New book features Kiswa as top Islamic symbol

Published — Thursday 10 July 2014

The Kiswa, or covering of the Kaaba, has been featured as one of the most important symbols of Islamic society in a new publication launched in Sharjah on Monday.

The book is entitled “Islamic Textiles from the Sharjah Museum of Islamic Civilization.”

The publication has pictures of the textiles created through the generations for Islam’s holiest places in Makkah and Madinah.

“This beautiful and scholarly book is the first comprehensive guide to these magnificent textiles, which have all been collected over a 20-year period by Sheikh Dr. Sultan bin Mohammed Al-Qasimi, member of the Supreme Council of the United Arab Emirates, the ruler of Sharjah, and president of the American University of Sharjah,” said Manal Ataya, director general of the Sharjah museum.

Ataya said this was the second publication from the museum highlighting key pieces from its collection.

“This series is intended to draw attention to the artistic, historical and religious significance of our collections, and also enable a wide audience to share in their beauty and learn about their provenance.

Academic and religious scholars will also find these publications invaluable.”

She said the textile collection featured in the book ranges from the 17th century to the 21st.

“It stands as a peerless showcase of the exceptional resources, precious materials and artistic excellence that has been lavished on these textiles throughout the ages, and which continues today.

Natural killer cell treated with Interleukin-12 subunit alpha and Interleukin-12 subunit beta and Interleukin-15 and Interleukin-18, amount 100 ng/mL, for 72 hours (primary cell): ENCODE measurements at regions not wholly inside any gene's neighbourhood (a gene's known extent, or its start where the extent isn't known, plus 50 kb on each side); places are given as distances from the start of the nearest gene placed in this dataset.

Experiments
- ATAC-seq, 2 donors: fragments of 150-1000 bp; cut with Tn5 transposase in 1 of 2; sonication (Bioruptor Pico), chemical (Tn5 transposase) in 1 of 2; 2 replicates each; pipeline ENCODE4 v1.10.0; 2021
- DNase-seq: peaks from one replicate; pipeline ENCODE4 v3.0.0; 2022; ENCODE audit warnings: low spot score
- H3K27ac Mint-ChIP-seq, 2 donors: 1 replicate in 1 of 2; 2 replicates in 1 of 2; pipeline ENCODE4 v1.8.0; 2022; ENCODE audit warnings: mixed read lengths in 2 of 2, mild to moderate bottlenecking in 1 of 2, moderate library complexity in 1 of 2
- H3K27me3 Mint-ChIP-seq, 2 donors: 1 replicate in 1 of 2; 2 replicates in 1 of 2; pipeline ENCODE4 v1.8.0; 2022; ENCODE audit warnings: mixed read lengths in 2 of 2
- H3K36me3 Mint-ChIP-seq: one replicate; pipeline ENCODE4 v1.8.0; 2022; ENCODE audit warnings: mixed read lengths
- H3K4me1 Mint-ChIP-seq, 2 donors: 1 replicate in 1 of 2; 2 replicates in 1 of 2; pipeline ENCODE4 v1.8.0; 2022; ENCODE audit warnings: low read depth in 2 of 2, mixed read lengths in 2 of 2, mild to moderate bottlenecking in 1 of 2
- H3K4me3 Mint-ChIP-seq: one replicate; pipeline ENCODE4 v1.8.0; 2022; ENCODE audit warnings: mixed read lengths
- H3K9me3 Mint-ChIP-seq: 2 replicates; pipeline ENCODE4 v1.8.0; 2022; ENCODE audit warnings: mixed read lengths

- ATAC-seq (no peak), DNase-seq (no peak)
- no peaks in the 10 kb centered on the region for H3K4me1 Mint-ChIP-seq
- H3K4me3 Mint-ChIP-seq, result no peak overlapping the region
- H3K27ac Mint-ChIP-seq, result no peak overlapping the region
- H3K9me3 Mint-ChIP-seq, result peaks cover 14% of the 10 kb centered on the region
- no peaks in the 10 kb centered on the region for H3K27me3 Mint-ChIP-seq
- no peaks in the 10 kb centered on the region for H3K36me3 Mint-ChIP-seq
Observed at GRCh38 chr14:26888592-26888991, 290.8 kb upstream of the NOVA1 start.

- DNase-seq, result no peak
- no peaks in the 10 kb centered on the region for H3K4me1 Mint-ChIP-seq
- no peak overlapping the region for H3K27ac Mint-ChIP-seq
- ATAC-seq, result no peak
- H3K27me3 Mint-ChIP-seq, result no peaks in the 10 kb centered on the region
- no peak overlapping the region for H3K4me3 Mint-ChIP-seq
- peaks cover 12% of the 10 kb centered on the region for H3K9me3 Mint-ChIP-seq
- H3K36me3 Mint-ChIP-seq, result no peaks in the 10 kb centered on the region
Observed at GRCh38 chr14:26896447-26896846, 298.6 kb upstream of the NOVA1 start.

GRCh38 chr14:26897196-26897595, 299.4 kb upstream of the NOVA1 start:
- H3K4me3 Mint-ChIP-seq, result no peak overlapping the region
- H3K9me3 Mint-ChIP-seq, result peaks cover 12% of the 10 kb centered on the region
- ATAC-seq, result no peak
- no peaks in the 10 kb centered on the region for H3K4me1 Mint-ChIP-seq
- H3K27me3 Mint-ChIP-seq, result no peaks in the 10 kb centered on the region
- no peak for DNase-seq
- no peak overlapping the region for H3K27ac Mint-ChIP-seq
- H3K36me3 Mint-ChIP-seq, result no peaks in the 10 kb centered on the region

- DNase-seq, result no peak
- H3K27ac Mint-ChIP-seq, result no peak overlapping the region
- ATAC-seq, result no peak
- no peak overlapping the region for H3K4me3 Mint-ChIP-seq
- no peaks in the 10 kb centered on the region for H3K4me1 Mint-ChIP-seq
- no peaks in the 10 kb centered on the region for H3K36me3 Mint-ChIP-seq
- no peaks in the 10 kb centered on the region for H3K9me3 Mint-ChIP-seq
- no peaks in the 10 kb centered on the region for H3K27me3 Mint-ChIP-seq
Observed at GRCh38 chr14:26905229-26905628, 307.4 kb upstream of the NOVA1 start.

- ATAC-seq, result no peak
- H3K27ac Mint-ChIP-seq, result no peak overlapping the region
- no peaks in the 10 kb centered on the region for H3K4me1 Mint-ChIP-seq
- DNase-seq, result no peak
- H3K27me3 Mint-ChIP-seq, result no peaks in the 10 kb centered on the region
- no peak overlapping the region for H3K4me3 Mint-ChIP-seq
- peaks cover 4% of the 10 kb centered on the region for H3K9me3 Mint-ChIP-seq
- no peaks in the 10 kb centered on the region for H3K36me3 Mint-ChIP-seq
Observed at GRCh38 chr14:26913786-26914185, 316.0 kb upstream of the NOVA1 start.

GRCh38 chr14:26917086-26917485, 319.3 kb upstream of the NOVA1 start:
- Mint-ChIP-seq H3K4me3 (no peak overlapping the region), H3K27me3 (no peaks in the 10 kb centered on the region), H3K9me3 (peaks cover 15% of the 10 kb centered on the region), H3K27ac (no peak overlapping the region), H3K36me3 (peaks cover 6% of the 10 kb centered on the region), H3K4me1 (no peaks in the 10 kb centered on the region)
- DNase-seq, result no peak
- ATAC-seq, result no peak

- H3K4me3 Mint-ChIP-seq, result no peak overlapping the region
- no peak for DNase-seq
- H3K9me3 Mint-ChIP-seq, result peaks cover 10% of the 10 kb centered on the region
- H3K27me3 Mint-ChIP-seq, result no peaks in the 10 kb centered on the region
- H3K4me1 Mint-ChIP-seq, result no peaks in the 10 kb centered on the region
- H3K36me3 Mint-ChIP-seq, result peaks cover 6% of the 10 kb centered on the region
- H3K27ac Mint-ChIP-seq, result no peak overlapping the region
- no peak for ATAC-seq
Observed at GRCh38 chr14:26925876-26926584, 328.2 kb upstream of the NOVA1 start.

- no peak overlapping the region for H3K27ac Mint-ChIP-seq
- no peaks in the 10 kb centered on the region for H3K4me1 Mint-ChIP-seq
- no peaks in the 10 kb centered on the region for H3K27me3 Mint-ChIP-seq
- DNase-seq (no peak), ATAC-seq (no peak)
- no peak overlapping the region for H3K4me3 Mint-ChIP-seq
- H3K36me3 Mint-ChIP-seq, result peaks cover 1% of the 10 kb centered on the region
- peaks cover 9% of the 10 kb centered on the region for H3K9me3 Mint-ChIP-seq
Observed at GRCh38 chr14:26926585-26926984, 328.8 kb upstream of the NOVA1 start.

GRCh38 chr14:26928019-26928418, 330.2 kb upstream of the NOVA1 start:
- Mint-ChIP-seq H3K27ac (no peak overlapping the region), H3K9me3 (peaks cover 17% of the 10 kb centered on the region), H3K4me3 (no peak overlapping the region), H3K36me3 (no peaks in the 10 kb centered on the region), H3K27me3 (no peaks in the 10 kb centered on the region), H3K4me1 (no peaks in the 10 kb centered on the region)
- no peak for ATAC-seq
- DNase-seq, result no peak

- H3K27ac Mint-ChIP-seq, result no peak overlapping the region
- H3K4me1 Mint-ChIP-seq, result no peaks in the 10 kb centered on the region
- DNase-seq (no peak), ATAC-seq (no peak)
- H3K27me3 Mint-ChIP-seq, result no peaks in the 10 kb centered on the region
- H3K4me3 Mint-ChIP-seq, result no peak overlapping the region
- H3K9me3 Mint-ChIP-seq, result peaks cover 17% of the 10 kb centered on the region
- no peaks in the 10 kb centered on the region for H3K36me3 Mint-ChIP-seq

It also speaks of Muslims’ heart-felt sense of duty and dedication in preserving and perpetually honoring them,” she said.
She said the museum launched the book on July 7, during the staging of “Travel through the Land,” an exhibition that explores transportation across various ages and brings together artifacts, 3D models, paintings and photographs from seven different museums that fall under the Sharjah museum.

This exhibition is the museum’s cultural contribution to the Sharjah Ramadan Festival 2014 — a major celebration that has been organized to mark the emirate’s year as the Capital of Islamic Culture.

The publication is available at the book fair area of the Sharjah Ramadan Festival, Expo Center Sharjah and the Sharjah museum’s gift shop.


Categories: Arab World, Asia, Saudi Arabia

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1 reply

  1. I can never understand/comprehend why so much money is spent on the cover for the Kaaba. The building itself represents simplicity of design. Would Allah & His Messenger would like the fact that so much money in spent in frivolous embellishments while most of the world’s poor are dying of hunger & disease?
    I don’t think so!

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